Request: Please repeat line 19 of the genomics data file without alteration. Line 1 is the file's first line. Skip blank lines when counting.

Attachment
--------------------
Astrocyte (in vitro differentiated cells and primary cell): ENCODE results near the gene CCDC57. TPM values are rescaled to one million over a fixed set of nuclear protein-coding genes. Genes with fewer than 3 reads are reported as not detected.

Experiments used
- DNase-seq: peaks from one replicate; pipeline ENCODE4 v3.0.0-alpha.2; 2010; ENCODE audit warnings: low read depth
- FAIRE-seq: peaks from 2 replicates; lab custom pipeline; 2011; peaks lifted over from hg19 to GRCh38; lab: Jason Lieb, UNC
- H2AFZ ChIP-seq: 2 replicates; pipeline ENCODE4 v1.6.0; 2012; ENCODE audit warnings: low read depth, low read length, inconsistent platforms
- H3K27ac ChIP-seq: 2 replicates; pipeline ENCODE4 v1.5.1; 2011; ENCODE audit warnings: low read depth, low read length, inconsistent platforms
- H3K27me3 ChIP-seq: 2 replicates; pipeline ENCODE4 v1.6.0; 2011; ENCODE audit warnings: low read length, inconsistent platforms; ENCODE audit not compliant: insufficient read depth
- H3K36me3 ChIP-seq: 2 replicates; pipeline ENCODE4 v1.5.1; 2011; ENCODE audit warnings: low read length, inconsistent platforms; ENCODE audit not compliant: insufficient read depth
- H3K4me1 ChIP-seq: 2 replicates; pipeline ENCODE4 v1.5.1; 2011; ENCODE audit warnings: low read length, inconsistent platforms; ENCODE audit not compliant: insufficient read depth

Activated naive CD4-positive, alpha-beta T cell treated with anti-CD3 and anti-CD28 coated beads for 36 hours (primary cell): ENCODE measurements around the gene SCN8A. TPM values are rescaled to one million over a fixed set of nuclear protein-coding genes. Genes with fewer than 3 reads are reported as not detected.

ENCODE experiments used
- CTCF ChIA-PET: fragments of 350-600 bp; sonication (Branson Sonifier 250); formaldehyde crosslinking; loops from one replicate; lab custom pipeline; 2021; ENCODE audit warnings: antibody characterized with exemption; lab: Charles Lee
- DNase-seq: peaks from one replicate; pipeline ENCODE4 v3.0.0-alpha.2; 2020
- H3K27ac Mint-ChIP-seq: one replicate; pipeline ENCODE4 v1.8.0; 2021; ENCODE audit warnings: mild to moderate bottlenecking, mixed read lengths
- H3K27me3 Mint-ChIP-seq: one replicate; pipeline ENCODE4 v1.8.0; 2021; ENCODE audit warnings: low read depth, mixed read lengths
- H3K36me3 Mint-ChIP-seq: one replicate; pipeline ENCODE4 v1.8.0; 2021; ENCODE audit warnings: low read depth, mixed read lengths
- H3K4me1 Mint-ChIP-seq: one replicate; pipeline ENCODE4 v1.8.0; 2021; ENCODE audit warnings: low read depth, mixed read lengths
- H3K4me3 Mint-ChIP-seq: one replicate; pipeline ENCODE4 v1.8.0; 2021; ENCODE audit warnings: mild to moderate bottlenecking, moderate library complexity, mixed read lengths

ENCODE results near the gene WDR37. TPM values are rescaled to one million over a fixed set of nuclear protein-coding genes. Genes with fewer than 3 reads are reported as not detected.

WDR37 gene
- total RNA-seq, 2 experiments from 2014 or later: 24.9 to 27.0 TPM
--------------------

ENCODE results near the gene WDR37. TPM values are rescaled to one million over a fixed set of nuclear protein-coding genes. Genes with fewer than 3 reads are reported as not detected.